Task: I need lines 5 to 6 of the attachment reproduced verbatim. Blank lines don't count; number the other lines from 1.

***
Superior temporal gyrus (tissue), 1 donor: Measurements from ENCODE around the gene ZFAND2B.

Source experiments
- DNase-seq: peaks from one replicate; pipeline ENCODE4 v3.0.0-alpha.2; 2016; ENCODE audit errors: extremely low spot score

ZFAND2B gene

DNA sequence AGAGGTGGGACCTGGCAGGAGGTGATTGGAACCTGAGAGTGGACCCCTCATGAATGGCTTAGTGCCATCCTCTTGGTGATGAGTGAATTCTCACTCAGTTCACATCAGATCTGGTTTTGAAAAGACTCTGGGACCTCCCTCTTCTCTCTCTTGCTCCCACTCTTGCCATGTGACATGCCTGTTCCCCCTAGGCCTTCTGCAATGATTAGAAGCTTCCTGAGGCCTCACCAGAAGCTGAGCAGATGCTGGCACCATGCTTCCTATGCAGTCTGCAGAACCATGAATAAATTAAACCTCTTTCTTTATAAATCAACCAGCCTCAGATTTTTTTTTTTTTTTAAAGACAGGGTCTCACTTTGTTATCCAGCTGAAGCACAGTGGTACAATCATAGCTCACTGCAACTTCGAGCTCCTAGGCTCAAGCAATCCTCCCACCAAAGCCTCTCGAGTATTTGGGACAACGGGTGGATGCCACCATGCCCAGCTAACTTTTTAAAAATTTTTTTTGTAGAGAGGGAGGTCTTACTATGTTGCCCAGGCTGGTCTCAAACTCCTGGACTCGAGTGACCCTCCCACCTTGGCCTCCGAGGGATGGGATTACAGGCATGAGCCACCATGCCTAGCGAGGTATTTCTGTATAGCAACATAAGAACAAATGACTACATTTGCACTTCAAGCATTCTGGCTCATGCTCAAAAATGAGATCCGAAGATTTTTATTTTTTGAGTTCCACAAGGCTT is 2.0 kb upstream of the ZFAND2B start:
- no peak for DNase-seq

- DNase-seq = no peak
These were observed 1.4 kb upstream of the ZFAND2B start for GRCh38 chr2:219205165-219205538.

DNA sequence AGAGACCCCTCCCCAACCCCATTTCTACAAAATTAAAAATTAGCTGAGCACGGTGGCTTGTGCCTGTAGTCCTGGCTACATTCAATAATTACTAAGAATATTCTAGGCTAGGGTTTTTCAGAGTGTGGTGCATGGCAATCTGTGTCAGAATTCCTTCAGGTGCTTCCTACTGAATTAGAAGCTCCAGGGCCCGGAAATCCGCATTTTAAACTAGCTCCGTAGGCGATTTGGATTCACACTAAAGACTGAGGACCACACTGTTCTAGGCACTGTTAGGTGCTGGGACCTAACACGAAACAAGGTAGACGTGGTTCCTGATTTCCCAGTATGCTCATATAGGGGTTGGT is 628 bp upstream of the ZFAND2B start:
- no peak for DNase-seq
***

DNA sequence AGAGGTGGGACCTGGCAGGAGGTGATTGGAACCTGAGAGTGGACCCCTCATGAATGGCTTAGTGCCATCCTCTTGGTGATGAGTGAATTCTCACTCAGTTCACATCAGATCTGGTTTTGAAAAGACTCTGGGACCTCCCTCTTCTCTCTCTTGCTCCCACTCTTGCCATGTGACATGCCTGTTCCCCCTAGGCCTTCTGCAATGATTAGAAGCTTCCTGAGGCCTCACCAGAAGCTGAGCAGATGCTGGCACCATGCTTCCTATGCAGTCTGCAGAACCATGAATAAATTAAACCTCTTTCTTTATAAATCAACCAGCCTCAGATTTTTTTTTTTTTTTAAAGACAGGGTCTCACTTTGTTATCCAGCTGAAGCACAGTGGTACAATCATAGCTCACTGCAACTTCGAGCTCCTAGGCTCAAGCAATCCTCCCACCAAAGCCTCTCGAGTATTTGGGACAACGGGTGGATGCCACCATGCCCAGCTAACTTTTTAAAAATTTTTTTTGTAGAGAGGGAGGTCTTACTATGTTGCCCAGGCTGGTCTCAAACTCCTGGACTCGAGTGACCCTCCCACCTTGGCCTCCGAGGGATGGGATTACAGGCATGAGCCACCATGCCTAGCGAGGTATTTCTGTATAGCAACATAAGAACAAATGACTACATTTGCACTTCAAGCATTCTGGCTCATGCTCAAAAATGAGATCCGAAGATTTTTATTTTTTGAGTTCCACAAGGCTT is 2.0 kb upstream of the ZFAND2B start:
- no peak for DNase-seq